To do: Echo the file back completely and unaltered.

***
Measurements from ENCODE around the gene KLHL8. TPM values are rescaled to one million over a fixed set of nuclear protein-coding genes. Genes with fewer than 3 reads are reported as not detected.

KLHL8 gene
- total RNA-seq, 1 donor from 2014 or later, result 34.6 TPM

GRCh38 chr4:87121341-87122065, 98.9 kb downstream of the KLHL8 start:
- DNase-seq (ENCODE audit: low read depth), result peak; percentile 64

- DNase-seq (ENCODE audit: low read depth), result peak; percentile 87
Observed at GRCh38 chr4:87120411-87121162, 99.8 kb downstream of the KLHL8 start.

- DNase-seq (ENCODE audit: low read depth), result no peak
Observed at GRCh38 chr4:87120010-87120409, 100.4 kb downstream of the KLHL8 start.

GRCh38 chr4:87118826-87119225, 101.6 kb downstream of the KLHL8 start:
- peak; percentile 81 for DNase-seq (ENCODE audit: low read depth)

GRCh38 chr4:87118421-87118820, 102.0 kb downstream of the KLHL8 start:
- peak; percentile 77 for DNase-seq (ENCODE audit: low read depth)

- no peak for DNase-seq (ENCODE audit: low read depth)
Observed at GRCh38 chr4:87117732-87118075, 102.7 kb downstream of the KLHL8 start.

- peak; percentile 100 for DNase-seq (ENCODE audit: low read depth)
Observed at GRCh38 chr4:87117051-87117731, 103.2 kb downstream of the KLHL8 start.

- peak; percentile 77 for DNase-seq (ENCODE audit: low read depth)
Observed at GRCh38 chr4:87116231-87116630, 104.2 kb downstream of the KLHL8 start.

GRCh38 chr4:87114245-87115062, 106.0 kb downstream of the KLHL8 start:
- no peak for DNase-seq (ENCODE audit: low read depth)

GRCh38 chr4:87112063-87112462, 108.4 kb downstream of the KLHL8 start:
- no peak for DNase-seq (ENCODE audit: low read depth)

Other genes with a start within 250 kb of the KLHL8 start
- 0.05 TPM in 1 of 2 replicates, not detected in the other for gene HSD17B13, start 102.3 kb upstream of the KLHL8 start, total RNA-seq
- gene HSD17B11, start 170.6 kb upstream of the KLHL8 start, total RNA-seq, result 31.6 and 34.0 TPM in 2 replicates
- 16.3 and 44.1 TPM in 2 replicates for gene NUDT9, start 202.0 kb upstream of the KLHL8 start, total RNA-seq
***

Measurements from ENCODE around the gene KLHL8. TPM values are rescaled to one million over a fixed set of nuclear protein-coding genes. Genes with fewer than 3 reads are reported as not detected.

KLHL8 gene
- total RNA-seq, 1 donor from 2014 or later, result 34.6 TPM

GRCh38 chr4:87121341-87122065, 98.9 kb downstream of the KLHL8 start:
- DNase-seq (ENCODE audit: low read depth), result peak; percentile 64

- DNase-seq (ENCODE audit: low read depth), result peak; percentile 87
Observed at GRCh38 chr4:87120411-87121162, 99.8 kb downstream of the KLHL8 start.

- DNase-seq (ENCODE audit: low read depth), result no peak
Observed at GRCh38 chr4:87120010-87120409, 100.4 kb downstream of the KLHL8 start.

GRCh38 chr4:87118826-87119225, 101.6 kb downstream of the KLHL8 start:
- peak; percentile 81 for DNase-seq (ENCODE audit: low read depth)

GRCh38 chr4:87118421-87118820, 102.0 kb downstream of the KLHL8 start:
- peak; percentile 77 for DNase-seq (ENCODE audit: low read depth)

- no peak for DNase-seq (ENCODE audit: low read depth)
Observed at GRCh38 chr4:87117732-87118075, 102.7 kb downstream of the KLHL8 start.

- peak; percentile 100 for DNase-seq (ENCODE audit: low read depth)
Observed at GRCh38 chr4:87117051-87117731, 103.2 kb downstream of the KLHL8 start.

- peak; percentile 77 for DNase-seq (ENCODE audit: low read depth)
Observed at GRCh38 chr4:87116231-87116630, 104.2 kb downstream of the KLHL8 start.

GRCh38 chr4:87114245-87115062, 106.0 kb downstream of the KLHL8 start:
- no peak for DNase-seq (ENCODE audit: low read depth)

GRCh38 chr4:87112063-87112462, 108.4 kb downstream of the KLHL8 start:
- no peak for DNase-seq (ENCODE audit: low read depth)

Other genes with a start within 250 kb of the KLHL8 start
- 0.05 TPM in 1 of 2 replicates, not detected in the other for gene HSD17B13, start 102.3 kb upstream of the KLHL8 start, total RNA-seq
- gene HSD17B11, start 170.6 kb upstream of the KLHL8 start, total RNA-seq, result 31.6 and 34.0 TPM in 2 replicates
- 16.3 and 44.1 TPM in 2 replicates for gene NUDT9, start 202.0 kb upstream of the KLHL8 start, total RNA-seq